27 August 2016
There seems to have been an increase in Australia over many years, if not the last few decades overall, in voters throwing out governments more out of desperation to be rid of them, rather than because of enthusiasm for the alternatives. When voters want to throw governments out, sometimes they simply don’t care what the alternatives are – they just see or hear alternatives effectively saying, “We’re not those people.”
An election occurring today in the Northern Territory looks very much like playing out this way. Voters there look like electing the Labor Party and throwing out the Country Liberal Party, or CLP for short.
The previous election here, in 2012, saw the CLP win office for the first time since 2001, when it lost to Labor. Although there might’ve been a time factor at play when Labor lost office in 2012, after eleven years there, the result then was unlike in past NT elections, because the CLP had won office largely after a backlash against Labor in non-urban seats.
While you’d normally expect elections anywhere to be decided in the suburbs of capital cities, the 2012 election in the Territory saw no change in its capital of Darwin – the change happened in rural seats and vast outback seats. The CLP took power after winning the seats of Arafura and Arnhem and Daly in the north, and the massive seat of Stuart in the west. Another massive outback seat, Namatjira in the south, had an unusual situation with its sitting member, Alison Anderson, having originally represented the area as a Labor MP before moving to the crossbench – she joined the CLP ahead of the 2012 election, when she won her seat as a CLP candidate.
But after winning office, the CLP imploded. Terry Mills had led the CLP into office with victory in 2012, but less than a year later, he was dumped in a leadership coup. As a result, the new leader following the coup was Adam Giles, who became the first Aborigine to hold the job of Territory Chief Minister or State Premier anywhere in Australia. In the years to follow, there were numerous instances of scandals and infighting. Several MPs left the CLP to sit on the crossbench, and the CLP lost its parliamentary majority, meaning that it could only govern with the help of crossbenchers.
Now the CLP looks like a rabble, and while few pollsters pay attention to this neck of the wood, it looks voters want it out of office, regardless of what the alternative is.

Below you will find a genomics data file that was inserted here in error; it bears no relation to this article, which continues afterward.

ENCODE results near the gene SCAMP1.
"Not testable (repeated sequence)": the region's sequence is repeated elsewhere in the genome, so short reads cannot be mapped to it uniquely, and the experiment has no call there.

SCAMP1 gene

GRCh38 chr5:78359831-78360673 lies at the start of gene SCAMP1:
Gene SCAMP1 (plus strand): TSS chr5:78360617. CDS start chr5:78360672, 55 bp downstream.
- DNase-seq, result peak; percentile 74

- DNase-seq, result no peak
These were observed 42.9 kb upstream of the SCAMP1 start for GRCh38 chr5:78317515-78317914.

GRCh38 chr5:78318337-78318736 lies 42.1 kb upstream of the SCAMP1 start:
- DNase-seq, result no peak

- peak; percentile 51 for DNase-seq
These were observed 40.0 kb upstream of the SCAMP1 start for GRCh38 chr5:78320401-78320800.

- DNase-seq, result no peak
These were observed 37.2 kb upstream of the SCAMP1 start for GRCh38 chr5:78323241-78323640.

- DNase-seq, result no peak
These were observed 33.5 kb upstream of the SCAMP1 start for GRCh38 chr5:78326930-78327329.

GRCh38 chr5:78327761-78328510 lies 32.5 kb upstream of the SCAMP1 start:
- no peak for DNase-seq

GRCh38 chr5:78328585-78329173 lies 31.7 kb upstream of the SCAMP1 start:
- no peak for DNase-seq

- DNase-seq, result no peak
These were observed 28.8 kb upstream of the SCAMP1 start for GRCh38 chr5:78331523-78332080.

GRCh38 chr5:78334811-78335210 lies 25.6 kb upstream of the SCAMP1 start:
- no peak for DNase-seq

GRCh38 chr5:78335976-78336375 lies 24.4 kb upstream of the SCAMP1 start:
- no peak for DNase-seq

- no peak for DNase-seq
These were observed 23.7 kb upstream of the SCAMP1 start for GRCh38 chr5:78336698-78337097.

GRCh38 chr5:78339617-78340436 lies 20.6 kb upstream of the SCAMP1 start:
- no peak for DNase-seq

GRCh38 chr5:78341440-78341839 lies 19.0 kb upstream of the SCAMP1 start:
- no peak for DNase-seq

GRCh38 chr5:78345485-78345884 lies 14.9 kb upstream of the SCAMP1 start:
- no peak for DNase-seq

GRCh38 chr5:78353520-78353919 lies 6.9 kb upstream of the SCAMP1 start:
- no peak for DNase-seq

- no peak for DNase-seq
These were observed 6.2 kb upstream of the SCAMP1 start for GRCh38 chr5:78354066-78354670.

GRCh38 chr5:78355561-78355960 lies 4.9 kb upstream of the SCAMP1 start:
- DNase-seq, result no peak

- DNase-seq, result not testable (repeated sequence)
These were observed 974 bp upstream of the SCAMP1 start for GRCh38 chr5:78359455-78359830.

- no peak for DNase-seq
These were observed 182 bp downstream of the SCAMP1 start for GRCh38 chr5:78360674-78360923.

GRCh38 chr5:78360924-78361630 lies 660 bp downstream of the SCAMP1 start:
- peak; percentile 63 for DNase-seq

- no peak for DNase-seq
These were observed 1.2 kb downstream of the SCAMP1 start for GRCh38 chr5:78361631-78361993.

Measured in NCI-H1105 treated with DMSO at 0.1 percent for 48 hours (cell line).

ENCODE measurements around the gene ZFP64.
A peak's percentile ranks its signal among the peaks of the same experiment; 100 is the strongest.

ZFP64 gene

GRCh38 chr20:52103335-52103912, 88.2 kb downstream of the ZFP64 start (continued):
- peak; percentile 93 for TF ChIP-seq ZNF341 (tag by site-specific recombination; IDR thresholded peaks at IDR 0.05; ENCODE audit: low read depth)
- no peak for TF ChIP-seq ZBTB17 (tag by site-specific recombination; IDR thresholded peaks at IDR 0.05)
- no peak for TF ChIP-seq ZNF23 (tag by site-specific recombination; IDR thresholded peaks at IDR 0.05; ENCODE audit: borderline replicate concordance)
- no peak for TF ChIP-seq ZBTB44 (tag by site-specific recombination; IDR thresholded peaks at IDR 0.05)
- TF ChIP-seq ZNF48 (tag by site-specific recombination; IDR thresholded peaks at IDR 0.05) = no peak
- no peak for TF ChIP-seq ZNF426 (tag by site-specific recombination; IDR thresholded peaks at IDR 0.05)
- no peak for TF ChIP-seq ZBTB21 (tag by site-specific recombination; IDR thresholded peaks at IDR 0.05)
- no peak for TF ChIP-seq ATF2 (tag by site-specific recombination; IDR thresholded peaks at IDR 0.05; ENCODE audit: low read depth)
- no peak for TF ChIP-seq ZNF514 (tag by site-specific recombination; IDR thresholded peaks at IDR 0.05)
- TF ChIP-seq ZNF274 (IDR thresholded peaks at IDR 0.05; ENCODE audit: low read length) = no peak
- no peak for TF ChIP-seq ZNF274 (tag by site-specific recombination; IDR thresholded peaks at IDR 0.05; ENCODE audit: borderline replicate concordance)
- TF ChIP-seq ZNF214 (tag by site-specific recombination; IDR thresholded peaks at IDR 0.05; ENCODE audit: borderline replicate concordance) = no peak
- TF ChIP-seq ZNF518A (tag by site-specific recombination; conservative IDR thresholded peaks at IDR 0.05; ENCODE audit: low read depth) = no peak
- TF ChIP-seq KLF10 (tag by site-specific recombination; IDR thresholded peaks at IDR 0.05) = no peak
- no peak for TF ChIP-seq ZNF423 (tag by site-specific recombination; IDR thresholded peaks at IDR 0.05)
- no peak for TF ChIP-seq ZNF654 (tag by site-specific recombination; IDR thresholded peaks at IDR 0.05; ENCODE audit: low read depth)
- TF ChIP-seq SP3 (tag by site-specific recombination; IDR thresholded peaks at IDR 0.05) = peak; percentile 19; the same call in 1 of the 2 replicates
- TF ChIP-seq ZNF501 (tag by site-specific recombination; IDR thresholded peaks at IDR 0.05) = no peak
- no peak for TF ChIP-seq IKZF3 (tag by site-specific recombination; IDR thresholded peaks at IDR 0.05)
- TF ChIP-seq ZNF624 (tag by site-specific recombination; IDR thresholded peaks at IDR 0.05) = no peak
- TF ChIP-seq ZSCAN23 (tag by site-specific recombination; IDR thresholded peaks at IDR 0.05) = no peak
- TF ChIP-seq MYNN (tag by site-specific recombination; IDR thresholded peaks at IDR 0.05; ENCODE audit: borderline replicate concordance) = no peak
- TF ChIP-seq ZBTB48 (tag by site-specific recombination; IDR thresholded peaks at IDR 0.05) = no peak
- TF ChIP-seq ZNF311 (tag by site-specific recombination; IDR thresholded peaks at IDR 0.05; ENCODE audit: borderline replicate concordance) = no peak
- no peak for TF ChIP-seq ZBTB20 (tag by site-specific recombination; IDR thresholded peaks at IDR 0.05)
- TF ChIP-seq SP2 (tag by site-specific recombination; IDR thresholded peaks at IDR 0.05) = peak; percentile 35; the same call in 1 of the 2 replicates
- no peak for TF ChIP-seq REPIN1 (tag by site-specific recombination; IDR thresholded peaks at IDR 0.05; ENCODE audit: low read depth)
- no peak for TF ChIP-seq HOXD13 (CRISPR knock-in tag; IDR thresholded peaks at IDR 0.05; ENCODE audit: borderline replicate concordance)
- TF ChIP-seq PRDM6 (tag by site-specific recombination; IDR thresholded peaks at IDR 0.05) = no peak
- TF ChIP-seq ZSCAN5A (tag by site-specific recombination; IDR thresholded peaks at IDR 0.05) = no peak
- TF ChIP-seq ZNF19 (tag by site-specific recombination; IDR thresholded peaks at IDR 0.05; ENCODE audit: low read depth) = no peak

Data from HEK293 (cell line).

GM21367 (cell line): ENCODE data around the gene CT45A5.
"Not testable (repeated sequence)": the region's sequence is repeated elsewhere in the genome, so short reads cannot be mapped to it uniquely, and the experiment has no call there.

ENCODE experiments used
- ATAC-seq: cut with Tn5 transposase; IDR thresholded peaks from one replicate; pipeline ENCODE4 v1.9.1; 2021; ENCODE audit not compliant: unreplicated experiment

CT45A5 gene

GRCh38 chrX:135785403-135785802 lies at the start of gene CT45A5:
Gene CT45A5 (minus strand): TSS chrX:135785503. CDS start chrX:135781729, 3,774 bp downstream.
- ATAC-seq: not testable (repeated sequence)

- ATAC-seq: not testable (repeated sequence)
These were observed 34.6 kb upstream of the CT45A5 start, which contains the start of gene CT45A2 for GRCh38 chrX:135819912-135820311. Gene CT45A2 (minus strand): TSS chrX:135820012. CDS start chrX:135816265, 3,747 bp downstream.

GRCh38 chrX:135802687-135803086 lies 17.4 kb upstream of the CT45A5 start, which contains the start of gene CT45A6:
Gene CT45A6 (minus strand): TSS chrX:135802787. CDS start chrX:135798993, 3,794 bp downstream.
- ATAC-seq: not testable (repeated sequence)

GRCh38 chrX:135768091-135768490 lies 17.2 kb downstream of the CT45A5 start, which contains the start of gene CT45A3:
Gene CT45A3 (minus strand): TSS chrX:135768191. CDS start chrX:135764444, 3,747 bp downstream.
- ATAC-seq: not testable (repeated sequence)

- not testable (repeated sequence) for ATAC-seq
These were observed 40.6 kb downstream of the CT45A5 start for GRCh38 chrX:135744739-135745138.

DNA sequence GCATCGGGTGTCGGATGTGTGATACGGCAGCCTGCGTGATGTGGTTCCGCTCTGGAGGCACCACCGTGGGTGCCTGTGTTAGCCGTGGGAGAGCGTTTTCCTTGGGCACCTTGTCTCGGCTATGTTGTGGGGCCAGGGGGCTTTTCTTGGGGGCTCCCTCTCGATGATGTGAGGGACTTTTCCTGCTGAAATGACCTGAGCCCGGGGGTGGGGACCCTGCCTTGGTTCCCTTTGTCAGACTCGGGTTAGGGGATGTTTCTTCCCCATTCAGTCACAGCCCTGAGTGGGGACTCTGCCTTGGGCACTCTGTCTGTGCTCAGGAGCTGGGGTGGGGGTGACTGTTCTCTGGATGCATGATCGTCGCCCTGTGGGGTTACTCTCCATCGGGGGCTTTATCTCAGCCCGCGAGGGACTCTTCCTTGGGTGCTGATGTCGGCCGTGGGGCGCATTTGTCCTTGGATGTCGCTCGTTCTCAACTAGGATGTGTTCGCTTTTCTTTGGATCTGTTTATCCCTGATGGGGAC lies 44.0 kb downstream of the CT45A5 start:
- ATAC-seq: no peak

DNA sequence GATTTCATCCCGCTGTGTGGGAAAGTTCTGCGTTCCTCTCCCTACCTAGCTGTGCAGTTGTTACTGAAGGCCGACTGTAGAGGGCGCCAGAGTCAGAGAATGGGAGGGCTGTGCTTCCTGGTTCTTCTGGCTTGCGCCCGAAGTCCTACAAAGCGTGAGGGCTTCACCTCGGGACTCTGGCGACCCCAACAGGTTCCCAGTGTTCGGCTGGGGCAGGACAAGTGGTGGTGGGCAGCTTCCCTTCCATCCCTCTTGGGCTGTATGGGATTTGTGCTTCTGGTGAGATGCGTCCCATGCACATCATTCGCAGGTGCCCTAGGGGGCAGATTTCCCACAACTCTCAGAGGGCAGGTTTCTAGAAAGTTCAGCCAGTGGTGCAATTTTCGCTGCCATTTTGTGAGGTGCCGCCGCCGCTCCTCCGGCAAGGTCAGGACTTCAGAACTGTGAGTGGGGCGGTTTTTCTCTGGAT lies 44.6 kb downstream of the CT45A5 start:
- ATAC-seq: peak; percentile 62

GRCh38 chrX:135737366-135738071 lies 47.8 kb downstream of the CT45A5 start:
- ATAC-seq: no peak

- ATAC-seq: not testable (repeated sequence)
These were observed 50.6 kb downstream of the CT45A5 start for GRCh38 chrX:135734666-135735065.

Therefore Labor looks like winning today’s election, purely due to voter dissatisfaction with the CLP. There doesn’t seem to be much enthusiasm for Labor, and little seems known about what Labor would do in office, but voters seemingly couldn’t care less.
In terms of the Territory and its future, particularly its economy, not much seems to have attracted attention during the election campaign. There have been some concerns about economic management, and one suspects that more attention might be paid to that if not for the internal problems afflicting the Giles Government. Without those problems, the economy might’ve been more concerning to voters.
At the moment, there are twenty-five seats in the Territory Parliament. The CLP currently holds twelve seats, leaving it one seat short of a majority, and Labor holds seven seats. Six other seats are in the hands of Independents, four of whom are former CLP MPs, while a fifth Independent is a former Labor MP – only the sixth of these Independents, Gerry Wood, was actually elected as an Independent previously.
With a big swing to Labor predicted in the Territory, I’m tipping a big majority for Labor, which will include the gaining of some Independent-held seats. Most Labor gains will be in the northern region, nicknamed the Top End, although I also expect Labor to win two outback seats away from the north.
My tip is for Labor to win Arafura, Arnhem, Blain, Daly, Drysdale, Fong Lim, Karama, Namatjira, Port Darwin, Sanderson, and Stuart. All bar Karama went to the CLP in 2012, with Karama being the seat now held by a former Labor MP on the crossbench. Added to the existing Labor tally of seven seats, this would take its tally to eighteen. I tip the CLP to only win four seats – Braitling, Brennan, Katherine, and Spillett. Three other seats, Araluen and Goyder and Nelson, will remain with Independents.
This election thus has a scenario where a Top End victory looms for Labor. I call it a Top End victory because Labor’s gains will mostly be in the north, notwithstanding two likely gains away from there. Labor will win because Territory voters just want the CLP gone.